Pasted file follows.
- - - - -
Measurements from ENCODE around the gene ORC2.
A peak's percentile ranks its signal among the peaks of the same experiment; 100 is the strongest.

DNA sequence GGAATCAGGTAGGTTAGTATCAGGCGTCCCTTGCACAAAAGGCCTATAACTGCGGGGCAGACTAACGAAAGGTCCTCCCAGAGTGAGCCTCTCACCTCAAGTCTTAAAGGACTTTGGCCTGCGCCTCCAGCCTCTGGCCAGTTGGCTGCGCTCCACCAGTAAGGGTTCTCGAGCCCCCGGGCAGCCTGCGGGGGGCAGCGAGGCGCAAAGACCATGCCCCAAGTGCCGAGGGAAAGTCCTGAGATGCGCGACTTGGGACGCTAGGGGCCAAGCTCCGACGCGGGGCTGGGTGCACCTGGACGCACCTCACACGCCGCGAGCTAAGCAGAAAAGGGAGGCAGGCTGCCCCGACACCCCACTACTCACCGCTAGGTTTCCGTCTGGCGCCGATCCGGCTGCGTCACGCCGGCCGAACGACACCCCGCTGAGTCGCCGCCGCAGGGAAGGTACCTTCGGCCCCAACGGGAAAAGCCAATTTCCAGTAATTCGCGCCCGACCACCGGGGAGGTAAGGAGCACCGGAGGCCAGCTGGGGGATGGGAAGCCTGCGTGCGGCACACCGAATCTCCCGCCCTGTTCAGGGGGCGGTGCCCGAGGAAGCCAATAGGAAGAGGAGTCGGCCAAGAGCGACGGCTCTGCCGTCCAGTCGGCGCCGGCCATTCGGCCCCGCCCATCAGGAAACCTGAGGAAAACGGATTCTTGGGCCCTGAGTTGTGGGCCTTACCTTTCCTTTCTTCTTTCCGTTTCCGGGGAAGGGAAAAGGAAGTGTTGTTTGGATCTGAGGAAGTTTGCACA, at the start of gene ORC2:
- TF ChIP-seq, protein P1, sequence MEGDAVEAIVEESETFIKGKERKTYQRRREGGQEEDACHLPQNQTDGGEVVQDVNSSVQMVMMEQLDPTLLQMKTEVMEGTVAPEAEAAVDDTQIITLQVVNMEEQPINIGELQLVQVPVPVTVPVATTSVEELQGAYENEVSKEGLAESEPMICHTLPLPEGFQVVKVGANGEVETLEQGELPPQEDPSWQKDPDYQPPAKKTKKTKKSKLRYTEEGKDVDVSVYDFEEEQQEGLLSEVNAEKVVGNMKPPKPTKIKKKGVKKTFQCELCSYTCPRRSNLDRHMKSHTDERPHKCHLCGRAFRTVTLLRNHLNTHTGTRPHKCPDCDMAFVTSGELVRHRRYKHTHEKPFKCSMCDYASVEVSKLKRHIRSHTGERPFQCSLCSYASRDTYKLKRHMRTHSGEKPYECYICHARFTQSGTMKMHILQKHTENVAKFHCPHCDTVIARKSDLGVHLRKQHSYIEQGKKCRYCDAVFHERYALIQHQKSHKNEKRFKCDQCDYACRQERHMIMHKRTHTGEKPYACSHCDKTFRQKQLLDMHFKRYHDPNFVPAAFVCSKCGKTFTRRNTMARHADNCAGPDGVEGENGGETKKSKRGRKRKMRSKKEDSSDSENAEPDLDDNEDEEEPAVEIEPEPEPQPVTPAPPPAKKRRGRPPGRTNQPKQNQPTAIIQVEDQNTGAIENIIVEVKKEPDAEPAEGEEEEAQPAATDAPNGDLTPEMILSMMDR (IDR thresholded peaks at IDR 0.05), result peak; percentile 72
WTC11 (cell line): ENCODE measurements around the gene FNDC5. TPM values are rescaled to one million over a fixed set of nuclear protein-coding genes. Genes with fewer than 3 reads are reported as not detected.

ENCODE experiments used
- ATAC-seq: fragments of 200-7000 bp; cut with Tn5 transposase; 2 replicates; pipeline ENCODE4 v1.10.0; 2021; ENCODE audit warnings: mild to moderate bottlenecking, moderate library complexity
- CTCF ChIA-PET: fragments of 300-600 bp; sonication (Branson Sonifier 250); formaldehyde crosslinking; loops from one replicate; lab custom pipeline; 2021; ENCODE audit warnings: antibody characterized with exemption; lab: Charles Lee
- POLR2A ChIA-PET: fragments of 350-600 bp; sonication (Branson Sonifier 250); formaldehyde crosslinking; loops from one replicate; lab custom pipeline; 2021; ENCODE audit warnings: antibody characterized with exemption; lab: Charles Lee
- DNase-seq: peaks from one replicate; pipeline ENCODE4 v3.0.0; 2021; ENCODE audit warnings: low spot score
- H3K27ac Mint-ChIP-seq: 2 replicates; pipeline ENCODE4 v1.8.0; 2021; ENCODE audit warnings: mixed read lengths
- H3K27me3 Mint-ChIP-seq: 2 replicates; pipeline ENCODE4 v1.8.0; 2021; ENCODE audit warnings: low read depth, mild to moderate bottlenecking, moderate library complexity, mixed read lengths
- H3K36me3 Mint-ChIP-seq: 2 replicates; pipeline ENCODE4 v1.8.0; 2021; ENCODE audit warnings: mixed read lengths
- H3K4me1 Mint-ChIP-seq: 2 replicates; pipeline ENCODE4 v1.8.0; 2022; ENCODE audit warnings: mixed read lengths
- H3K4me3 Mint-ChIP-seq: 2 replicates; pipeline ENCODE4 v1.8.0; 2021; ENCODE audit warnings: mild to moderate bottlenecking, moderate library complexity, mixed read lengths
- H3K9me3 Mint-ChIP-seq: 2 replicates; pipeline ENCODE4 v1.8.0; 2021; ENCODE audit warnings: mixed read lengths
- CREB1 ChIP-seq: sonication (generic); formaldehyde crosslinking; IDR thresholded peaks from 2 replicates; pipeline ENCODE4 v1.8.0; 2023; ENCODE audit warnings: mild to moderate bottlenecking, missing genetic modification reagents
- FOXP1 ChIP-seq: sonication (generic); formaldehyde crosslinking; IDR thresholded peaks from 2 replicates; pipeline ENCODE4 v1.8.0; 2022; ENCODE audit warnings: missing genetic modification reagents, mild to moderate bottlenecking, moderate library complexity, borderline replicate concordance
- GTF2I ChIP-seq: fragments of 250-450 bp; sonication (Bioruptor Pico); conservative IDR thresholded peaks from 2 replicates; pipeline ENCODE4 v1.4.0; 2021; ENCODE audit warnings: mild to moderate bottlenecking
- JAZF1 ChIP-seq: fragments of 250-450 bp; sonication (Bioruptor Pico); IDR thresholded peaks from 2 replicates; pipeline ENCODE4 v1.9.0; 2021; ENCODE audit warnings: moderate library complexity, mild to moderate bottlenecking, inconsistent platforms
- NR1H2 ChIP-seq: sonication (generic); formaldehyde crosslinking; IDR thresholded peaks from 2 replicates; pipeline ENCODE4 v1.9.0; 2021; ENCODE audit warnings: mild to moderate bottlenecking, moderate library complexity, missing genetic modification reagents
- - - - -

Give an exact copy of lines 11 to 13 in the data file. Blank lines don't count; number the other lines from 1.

- H3K27ac Mint-ChIP-seq: 2 replicates; pipeline ENCODE4 v1.8.0; 2021; ENCODE audit warnings: mixed read lengths
- H3K27me3 Mint-ChIP-seq: 2 replicates; pipeline ENCODE4 v1.8.0; 2021; ENCODE audit warnings: low read depth, mild to moderate bottlenecking, moderate library complexity, mixed read lengths
- H3K36me3 Mint-ChIP-seq: 2 replicates; pipeline ENCODE4 v1.8.0; 2021; ENCODE audit warnings: mixed read lengths